Norbert Reithofer has led BMW since 2006, during which time the company has revised its nomenclature to include the 2 Series and 4 Series, expanded its SUV range with the X1, X4 and X6, and seen the departure of controversial design chief Chris Bangle. Reithofer also oversaw the company's introduction of the i3 electric hatchback and i8 plug-in supercar.
Reithofer will stand down at the end of the company's annual general meeting on May 13, 2015. Reithofer's current contract as head of BMW was set to expire in 2016; he will be nominated to the company's supervisory board and become BMW's chairman.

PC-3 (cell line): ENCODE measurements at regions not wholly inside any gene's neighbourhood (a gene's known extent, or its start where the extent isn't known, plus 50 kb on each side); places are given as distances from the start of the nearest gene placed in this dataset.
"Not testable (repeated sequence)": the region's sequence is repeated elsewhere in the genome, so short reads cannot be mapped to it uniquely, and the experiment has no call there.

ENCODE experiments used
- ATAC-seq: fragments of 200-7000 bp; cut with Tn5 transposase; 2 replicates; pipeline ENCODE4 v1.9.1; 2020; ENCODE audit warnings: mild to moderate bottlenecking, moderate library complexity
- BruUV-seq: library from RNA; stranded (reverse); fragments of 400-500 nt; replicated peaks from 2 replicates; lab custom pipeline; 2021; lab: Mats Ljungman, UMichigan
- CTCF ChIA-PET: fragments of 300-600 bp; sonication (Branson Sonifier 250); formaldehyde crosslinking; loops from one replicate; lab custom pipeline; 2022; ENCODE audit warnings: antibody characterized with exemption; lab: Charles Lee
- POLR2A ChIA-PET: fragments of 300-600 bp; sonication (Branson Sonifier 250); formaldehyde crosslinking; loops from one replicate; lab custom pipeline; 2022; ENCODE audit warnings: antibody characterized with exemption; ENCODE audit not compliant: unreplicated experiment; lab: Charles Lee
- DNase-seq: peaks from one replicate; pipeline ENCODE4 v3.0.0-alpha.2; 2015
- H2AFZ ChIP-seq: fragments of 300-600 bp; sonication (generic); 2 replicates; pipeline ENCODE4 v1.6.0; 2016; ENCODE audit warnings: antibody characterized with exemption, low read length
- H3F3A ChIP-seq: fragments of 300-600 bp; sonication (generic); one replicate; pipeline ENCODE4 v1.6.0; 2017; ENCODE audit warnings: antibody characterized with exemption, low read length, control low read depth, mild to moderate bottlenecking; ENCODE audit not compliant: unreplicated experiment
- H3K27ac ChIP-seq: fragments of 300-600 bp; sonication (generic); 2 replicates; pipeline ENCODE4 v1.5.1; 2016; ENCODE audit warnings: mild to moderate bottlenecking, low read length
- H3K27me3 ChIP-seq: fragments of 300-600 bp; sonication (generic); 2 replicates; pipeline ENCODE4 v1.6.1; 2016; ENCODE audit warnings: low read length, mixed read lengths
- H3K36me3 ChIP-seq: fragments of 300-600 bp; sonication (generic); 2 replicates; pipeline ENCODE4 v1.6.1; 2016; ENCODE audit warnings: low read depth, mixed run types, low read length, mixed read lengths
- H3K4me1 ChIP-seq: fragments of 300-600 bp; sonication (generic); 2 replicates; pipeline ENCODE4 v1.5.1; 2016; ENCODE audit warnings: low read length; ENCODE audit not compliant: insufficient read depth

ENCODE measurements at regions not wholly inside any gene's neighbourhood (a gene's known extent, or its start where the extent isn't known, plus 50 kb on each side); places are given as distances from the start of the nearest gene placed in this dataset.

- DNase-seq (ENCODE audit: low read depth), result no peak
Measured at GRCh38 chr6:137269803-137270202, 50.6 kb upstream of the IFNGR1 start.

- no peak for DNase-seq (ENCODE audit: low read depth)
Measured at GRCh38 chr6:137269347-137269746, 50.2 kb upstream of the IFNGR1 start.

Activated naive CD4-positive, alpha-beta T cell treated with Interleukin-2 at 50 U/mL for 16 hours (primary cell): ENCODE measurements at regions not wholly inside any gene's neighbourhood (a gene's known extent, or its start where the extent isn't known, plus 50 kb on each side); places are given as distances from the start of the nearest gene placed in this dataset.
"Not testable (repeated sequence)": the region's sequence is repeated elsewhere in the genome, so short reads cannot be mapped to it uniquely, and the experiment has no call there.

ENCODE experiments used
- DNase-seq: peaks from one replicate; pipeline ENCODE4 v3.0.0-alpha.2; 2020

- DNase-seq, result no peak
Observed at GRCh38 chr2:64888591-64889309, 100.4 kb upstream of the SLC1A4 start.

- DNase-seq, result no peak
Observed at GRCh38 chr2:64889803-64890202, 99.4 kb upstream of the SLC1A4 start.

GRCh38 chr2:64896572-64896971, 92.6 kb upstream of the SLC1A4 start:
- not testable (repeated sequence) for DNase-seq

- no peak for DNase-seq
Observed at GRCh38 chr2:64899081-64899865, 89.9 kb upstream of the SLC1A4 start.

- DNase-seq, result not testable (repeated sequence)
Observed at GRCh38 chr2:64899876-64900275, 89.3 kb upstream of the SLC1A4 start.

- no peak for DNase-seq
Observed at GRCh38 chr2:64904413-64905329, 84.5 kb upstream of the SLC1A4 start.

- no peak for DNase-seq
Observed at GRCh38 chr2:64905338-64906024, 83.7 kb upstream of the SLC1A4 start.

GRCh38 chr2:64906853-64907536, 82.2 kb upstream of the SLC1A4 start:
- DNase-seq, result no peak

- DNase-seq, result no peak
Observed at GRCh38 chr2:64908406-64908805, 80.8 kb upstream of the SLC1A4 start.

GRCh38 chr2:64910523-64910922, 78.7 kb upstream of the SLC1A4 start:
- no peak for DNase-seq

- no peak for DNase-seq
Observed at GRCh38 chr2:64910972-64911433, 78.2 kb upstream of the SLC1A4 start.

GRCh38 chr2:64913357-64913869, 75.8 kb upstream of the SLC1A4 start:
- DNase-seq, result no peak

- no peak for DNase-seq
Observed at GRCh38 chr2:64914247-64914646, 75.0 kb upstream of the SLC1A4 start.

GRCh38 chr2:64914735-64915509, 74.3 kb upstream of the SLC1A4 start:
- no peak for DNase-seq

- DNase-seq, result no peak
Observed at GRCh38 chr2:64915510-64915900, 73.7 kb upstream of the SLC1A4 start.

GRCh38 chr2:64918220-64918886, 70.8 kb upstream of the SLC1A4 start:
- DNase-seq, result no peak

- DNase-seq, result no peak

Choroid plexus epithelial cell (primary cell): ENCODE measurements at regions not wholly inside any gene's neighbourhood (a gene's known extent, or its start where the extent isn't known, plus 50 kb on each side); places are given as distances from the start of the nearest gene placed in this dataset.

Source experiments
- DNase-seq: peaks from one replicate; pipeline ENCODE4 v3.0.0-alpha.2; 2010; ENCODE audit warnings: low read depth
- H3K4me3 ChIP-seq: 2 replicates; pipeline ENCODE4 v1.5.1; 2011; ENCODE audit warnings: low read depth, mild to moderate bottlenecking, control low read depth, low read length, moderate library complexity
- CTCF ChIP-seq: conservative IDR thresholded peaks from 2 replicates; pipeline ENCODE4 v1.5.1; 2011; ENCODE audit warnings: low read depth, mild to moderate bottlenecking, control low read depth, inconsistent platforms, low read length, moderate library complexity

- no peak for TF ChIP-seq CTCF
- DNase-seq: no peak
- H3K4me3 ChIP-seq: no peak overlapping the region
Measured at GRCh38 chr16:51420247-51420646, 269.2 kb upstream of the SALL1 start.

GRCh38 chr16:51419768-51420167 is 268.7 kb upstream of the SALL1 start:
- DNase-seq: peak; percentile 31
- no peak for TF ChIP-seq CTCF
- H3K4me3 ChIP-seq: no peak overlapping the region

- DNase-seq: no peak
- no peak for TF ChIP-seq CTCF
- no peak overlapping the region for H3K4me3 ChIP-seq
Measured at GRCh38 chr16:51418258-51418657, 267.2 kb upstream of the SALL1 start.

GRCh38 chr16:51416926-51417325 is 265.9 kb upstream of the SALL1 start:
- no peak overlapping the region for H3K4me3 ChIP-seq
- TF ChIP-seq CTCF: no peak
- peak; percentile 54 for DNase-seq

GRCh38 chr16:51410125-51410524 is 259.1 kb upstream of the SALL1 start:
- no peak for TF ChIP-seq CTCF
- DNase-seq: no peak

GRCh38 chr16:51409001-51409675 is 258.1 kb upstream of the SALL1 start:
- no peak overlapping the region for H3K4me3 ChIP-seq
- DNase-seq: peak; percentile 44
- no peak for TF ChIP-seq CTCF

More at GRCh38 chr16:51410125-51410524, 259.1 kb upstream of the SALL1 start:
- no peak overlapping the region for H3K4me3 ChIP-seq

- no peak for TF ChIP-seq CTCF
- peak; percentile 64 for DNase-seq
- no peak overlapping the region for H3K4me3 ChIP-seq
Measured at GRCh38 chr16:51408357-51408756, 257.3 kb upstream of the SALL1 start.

According to Professor Joachim Milberg, BMW's current chairman: "The automotive industry is undergoing a fundamental shift. Those who want to play an active role in shaping tomorrow’s mobility need constantly to find viable solutions to future challenges. The BMW Group plans to maintain its leading role in the premium segment. To achieve this, we have to hand over responsibility to the next generation at an appropriate time."
In a process the company is dubbing "generational change", Krueger (above) is set to be the youngest CEO of a major automaker. Currently 49 years old, Kruger is several years the junior of Mary Barra, 52, head of GM; Mark Fields, 53, Ford's CEO; and Carlos Ghosn, 60, who is CEO at both Renault and Nissan.
Krueger has a degree in mechanical engineering and has been at BMW since 1992. In that time he's headed up the company's HR department, as well as the Mini, Rolls-Royce and BMW motorcycle divisions; since April 2013 he's been the company's production chief.